Foreword Reviews

The Saracen's Codex

Clarion Rating: 3 out of 5

The Saracen’s Codex is a political polemic that pulls zero punches.

Nader Akbari’s The Saracen’s Codex is a research supported, thought provoking, and aggressive look at the rising threat of violent fascism in Europe.

This fascism, Akbari argues, comes not from right wing populist parties like Alternative for Germany or Sweden Democrats, but from millions of unassimilated Muslims living in cities like London, Paris, Brussels, Stockholm, and Berlin. This large Muslim population cannot be divided into “moderate” or “radical” camps, Akbari claims. He insists that those distinctions are false, calling them the work of “suicidal” political correctness in the West. For Muslims, he says, there are only good and bad Muslims, and “bad” Muslims are the ones who accept Western culture.

The book argues that it is the “good” Muslims—those who are faithful to Muhammad, his teachings, and the traditions of Muslim jurisprudence—that are poised to destroy the legal, religious, and personal freedoms of Europeans. It poises the continent as free since the Renaissance, if not longer. The text then digs deep into Islam’s past, from Muhammad’s bloody conquest of Mecca to the rise of the Muslim Brotherhood in British-occupied Egypt, in order to warn Europeans that unless Islamic immigration and Islamic institutions are sharply curtailed, Europe faces religious authoritarianism of the kind not seen since the days of the Spanish Inquisition.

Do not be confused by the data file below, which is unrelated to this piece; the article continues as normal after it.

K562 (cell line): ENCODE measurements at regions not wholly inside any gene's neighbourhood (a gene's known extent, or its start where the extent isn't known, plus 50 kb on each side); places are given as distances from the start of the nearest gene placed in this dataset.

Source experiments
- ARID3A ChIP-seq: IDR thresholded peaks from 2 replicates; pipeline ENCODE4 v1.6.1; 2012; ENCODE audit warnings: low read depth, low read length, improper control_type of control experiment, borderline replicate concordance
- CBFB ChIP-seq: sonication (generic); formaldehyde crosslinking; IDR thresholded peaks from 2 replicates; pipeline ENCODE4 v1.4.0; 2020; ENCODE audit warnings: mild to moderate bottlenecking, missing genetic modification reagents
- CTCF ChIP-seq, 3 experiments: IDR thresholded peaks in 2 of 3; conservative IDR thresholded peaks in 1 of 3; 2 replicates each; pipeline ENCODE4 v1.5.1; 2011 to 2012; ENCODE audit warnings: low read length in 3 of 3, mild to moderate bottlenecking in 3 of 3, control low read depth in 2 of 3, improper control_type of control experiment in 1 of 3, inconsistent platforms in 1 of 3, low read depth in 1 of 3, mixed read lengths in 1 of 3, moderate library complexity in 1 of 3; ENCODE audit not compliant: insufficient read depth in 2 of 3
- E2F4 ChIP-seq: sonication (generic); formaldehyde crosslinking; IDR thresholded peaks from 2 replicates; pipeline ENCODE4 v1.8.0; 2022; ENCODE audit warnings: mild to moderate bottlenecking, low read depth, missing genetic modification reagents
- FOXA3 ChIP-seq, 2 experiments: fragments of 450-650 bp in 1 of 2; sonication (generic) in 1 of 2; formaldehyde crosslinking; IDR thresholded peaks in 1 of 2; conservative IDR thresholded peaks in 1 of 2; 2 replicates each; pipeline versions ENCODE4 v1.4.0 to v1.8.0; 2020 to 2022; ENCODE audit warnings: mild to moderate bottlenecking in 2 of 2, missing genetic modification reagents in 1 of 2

This book is incendiary. It glosses over positive and enlightened moments in Islamic history, such as the Abbasid Caliphate’s sponsorship of poets, doctors, and mathematicians. It is littered with quotations from the Quran and the Hadith, as well as from other sources, such as scholars of Islamic history, political theorists, and philosophers.

The text is overly reliant on extensive block quotations. In the early chapters, block quotations from the Quran and secondary sources take up most of the pages. This makes for difficult reading and even worse aesthetics.

Stylistically, this book is written in simple, straight-to-the-point language. This book is free of academic jargon so that its main argument cannot be missed. Arguments are outlined clearly in the preface and built upon from there. Its reproduction of large portions of outside research material is a handicap, though in collecting them, the book achieves its objective of presenting a chapter-by-chapter outline of its notion that Islam presents an apocalyptic challenge to European freedom.

The Saracen’s Codex is a political polemic that pulls zero punches.

Reviewed by Benjamin Welton

Disclosure: This article is not an endorsement, but a review. The publisher of this book provided free copies of the book and paid a small fee to have their book reviewed by a professional reviewer. Foreword Reviews and Clarion Reviews make no guarantee that the publisher will receive a positive review. Foreword Magazine, Inc. is disclosing this in accordance with the Federal Trade Commission’s 16 CFR, Part 255.

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